Pinellas School Board: Times Editorial Board general election recommendation
There are two school board positions on the general election ballot in Pinellas.
This article represents the opinion of the Tampa Bay Times Editorial Board.
Published Oct. 5, 2022|Updated Oct. 6, 2022

In Pinellas County, two School Board positions remain up for grabs. Incumbents Lisa Cane and Caprice Edmond were reelected for another term after winning more than 50% of the votes in the August primary. That leaves voters to decide the fate of District 3, which is countywide, and District 6, which includes a swath of mid-county and the Pinellas’ southern beach communities. The seven-member School Board oversees a $1.66 billion budget and more than 100,000 students. School Board races are non-partisan. Election Day is Nov. 8.

Related: Read the Times recommendations in other races.

District 3 (countywide): Keesha Benson

Keesha Benson
Keesha Benson [ Courtesy of Keesha Benson ]

Benson is the best of the two remaining candidates to represent the county. She narrowly won the three-way primary in August, garnering 40.1% of the vote. In the general election, she faces Dawn Peters, who captured 38%. Karl Zimmerman placed third and was knocked out of the running.

Benson, 42, attended Pinellas County schools from kindergarten to 12th grade. She has a bachelor of science and a master’s in business administration from Florida Agricultural & Mechanical University, and a master’s and a doctorate in social work from the University of North Carolina at Chapel Hill. She’s a college professor who has also worked as the chief learning and evaluation officer for Foundation for a Healthy St. Pete and director of Thrive by Five, an early learning program in Pinellas County. She has three children in the Pinellas school system.

Pinellas County School Board districts.
Pinellas County School Board districts. [ Tampa Bay Times ]

Her top priorities would be providing wraparound support for students including quality after-school programs, allowing educators to teach to the needs of students, and ensuring accessible early childhood, workforce and higher education preparation “that lead to social mobility and a living wage.”

Benson has a deep understanding of education policy, including how mental health services play an important role in schools. She has a history of successful collaboration, which is a plus for anyone who wants to join a seven-member board, at least anyone who wants to get anything done.

Benson won the Times’ recommendation in the primary. Her endorsements include St. Pete Mayor Ken Welch, Clearwater councilmember Kathleen Beckman, St. Petersburg councilmember Copley Gerdes, the Service Employees International Union, Pinellas Parents Advocating for Public Schools, the Pinellas Realtor Organization, Ruth’s List and the Sun Coast Police Benevolent Association.

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Benson is up against Dawn Peters, 48, who was an officer with her local parent teacher association when her two now college-age daughters were in school, one of several volunteer positions she held. She is an advocate of Gov. Ron DeSantis’ education agenda and told the Times that schools need to leave it to parents to instill beliefs in their children. She is endorsed by Pinellas County commissioner Kathleen Peters, Seminole Mayor Leslie Waters, Oldsmar Mayor Dan Saracki and Moms for Liberty, among others.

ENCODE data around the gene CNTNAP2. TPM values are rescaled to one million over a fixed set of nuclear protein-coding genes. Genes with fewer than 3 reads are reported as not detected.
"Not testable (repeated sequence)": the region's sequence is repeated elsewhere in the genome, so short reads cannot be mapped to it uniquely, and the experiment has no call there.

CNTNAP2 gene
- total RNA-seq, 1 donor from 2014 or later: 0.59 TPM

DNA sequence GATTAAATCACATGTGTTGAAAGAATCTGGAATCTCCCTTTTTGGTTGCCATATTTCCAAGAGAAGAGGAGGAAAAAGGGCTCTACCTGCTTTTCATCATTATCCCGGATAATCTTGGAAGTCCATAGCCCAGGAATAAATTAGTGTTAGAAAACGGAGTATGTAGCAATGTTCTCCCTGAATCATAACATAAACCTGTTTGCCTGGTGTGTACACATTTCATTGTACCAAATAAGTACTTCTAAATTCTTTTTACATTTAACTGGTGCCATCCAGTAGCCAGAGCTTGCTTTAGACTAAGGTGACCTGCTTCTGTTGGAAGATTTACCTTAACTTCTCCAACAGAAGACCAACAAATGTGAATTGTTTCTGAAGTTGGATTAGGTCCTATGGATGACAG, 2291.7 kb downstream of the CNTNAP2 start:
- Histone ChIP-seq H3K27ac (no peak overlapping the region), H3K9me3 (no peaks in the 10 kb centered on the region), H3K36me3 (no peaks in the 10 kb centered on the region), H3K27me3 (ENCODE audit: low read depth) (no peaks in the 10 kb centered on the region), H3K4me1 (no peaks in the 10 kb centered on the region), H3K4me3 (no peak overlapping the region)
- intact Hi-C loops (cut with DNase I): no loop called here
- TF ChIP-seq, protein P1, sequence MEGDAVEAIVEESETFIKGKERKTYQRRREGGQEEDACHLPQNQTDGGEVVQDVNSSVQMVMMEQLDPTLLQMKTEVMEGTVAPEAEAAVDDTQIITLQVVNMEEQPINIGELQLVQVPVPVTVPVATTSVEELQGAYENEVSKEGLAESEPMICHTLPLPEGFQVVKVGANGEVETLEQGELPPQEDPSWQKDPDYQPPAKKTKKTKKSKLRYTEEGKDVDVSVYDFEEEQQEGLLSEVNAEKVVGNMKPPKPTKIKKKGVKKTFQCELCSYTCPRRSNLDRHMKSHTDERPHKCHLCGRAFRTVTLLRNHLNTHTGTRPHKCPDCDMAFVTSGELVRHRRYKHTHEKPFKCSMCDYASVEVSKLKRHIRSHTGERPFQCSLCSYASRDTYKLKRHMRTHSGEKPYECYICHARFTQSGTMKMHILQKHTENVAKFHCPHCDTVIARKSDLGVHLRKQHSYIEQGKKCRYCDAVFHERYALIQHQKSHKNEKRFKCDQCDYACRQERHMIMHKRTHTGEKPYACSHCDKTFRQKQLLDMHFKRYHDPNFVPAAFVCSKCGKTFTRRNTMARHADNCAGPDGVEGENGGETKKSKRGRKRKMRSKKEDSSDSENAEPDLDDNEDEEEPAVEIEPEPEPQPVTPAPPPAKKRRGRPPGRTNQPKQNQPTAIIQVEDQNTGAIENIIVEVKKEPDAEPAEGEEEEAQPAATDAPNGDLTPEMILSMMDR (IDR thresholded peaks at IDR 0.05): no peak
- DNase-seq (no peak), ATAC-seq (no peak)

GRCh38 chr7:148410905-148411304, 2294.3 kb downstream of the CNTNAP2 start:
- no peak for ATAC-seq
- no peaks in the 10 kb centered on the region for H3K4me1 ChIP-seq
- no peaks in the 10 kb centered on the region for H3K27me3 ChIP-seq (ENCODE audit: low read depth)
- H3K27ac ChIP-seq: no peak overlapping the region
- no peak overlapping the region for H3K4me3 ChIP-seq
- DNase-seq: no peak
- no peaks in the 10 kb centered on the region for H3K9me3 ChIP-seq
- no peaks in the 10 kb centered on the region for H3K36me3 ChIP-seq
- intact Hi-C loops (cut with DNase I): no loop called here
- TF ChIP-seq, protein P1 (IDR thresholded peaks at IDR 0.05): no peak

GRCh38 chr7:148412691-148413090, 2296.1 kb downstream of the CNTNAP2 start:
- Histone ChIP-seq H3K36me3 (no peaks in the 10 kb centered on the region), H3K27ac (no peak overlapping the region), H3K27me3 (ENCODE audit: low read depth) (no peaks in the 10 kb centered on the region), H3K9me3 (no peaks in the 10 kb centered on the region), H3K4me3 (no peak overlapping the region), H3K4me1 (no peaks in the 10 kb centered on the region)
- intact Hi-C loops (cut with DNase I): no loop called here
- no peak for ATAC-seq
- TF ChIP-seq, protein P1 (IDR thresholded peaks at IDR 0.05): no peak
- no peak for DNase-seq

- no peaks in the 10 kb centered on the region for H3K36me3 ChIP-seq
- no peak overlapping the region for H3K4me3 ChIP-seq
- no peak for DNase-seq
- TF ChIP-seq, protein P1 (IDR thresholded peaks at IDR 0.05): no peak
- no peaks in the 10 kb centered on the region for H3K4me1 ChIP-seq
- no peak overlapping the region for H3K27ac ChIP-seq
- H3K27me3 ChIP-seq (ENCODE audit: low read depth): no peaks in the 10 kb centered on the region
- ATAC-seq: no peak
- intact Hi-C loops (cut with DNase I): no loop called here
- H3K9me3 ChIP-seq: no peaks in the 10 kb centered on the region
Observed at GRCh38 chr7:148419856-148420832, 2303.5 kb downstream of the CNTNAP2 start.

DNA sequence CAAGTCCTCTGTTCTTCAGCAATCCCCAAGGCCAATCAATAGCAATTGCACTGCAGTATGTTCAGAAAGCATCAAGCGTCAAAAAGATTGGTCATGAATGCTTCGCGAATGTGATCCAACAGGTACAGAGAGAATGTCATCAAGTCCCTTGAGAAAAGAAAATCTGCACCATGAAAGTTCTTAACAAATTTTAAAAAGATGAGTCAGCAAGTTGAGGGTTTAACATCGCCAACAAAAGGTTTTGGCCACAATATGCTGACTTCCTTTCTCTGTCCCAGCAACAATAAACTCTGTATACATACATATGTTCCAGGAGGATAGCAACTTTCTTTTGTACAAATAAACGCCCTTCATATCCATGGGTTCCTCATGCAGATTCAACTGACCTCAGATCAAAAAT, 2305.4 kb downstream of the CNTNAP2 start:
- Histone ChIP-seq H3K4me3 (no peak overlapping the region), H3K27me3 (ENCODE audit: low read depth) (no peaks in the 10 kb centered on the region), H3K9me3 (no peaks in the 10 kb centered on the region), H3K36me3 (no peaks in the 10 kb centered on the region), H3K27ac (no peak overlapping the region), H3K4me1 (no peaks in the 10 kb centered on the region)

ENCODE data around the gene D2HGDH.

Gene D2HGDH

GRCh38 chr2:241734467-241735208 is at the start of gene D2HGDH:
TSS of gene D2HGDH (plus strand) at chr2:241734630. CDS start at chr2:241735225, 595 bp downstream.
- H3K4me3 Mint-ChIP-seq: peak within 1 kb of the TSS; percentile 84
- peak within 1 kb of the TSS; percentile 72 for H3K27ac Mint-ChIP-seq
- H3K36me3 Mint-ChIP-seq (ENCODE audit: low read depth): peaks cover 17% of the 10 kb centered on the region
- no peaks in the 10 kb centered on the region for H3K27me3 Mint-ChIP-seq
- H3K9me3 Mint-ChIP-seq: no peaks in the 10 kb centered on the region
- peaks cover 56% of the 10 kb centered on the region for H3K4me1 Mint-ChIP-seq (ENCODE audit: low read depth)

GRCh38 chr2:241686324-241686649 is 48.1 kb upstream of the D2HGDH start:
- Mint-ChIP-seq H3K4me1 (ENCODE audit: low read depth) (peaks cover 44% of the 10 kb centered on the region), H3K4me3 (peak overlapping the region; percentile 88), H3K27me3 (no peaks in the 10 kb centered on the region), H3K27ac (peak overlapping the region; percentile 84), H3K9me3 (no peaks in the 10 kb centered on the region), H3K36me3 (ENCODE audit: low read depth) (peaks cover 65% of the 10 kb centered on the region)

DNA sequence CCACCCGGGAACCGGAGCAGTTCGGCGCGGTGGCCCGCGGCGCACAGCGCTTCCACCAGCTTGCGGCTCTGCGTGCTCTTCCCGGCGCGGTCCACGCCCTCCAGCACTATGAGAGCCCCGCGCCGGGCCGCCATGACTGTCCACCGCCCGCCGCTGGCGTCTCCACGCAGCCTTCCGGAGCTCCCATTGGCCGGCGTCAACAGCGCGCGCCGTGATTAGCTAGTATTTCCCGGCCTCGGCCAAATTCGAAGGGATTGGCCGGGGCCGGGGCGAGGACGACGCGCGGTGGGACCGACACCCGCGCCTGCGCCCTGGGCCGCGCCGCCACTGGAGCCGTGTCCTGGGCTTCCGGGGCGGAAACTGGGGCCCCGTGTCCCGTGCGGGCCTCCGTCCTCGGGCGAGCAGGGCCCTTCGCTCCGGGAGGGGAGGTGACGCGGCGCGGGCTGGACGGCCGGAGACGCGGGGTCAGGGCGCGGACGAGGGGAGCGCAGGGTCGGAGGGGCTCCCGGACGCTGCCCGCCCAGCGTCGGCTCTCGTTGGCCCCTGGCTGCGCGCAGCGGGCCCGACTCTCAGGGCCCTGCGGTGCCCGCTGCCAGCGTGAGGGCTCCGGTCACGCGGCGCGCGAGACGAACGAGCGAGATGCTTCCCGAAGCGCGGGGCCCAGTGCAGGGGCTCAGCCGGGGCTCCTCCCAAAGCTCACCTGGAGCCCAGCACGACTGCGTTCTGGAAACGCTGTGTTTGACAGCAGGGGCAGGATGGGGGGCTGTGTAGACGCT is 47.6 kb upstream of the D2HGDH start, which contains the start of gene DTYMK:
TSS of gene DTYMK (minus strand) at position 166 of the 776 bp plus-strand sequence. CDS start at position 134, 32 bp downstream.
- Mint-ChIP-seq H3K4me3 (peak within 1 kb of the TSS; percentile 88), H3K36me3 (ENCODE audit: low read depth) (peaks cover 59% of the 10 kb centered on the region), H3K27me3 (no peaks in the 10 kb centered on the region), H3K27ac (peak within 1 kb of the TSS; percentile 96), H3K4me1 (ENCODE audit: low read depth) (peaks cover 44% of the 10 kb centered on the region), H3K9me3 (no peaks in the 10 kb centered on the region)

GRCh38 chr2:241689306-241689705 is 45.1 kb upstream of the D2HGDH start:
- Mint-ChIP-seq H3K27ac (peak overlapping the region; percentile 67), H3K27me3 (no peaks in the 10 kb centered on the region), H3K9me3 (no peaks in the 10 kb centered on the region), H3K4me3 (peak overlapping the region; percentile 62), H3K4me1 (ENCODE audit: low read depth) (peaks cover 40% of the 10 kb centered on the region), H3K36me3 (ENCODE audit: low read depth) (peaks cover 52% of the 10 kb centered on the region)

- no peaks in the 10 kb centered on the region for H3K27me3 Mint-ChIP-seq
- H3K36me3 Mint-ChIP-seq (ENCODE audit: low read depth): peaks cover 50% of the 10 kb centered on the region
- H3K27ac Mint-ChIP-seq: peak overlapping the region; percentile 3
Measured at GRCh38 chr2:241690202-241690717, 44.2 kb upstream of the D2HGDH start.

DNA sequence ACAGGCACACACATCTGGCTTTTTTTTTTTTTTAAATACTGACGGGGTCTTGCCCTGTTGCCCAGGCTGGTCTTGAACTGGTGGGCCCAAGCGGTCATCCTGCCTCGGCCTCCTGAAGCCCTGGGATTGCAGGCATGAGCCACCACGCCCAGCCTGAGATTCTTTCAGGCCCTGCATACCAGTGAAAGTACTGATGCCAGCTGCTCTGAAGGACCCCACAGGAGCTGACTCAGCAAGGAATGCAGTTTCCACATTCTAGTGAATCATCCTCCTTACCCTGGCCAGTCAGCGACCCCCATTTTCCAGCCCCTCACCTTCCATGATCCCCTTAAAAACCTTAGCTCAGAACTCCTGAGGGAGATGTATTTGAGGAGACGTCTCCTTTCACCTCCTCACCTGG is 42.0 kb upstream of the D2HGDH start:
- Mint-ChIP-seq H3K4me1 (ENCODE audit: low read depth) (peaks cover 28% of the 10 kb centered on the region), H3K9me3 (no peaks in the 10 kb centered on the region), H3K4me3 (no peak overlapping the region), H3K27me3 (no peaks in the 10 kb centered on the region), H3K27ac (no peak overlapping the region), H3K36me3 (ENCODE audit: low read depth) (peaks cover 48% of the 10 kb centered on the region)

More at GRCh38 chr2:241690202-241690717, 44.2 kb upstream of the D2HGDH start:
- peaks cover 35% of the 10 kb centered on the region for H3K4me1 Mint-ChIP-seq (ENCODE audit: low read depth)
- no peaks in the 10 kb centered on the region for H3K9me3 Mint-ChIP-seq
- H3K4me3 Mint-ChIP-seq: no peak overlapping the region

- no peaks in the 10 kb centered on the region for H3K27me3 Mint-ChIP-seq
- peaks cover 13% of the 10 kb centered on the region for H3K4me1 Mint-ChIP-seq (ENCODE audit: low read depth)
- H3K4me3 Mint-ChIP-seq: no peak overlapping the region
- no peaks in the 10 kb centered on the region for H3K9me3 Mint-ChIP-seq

The winner replaces incumbent Nicole Carr, who dropped her reelection bid in December.

The Times recommends Keesha Benson for Pinellas School Board, District 3.

District 6: Brian Martin

Brian Martin
Brian Martin [ Courtesy of Brian Martin ]

Martin placed second in the primary — and remains an underdog ― but he is best suited to work with the other School Board members and lead the district. He’s smart, pragmatic and far less partisan than his opponent, all pluses when it comes to an efficiently run School Board.

Martin, 37, is a chemical engineer and small business owner with four kids in public schools. He got into the race because he feels public education is mired in partisan political distractions. “Public education is supposed to be a bipartisan effort to improve the lives of our children and, in turn, our future community,” he told the editorial board. “School board members should not be beholden to any party or politician on either side.”

Martin believes in parent involvement in schools, though he said the idea that teachers are “indoctrinating” students is a political distraction. He wants to increase pay for teachers, especially experienced teachers who haven’t had significant raises. Martin also has experience with high-dollar projects, an asset on a board responsible for a $1.66 billion budget.

His opponent, Stephanie Meyer, 40, ran for School Board two years ago, but lost to Laura Hine. Meyer captured 47.4% of the vote in the primary, compared to 39.1% for Martin. Kimberly Works placed a distant third.

Meyer teaches history part time at Keswick Christian School and at Hillsborough Community College. She previously worked in sales and marketing, including for Procter & Gamble. She has three children; her school-age son and daughter attend Keswick. Meyer is friendly and composed, but we still worry that she could let irrelevant cultural politics influence her decision-making, something school boards need less of.

The winner replaces retiring School Board member Bill Dudley.

The Times recommends Brian Martin for Pinellas School Board, District 6.

Editorials are the institutional voice of the Tampa Bay Times. The members of the Editorial Board are Editor of Editorials Graham Brink, Sherri Day, Sebastian Dortch, John Hill, Jim Verhulst and Chairman and CEO Conan Gallaty. Follow @TBTimes_Opinion on Twitter for more opinion news.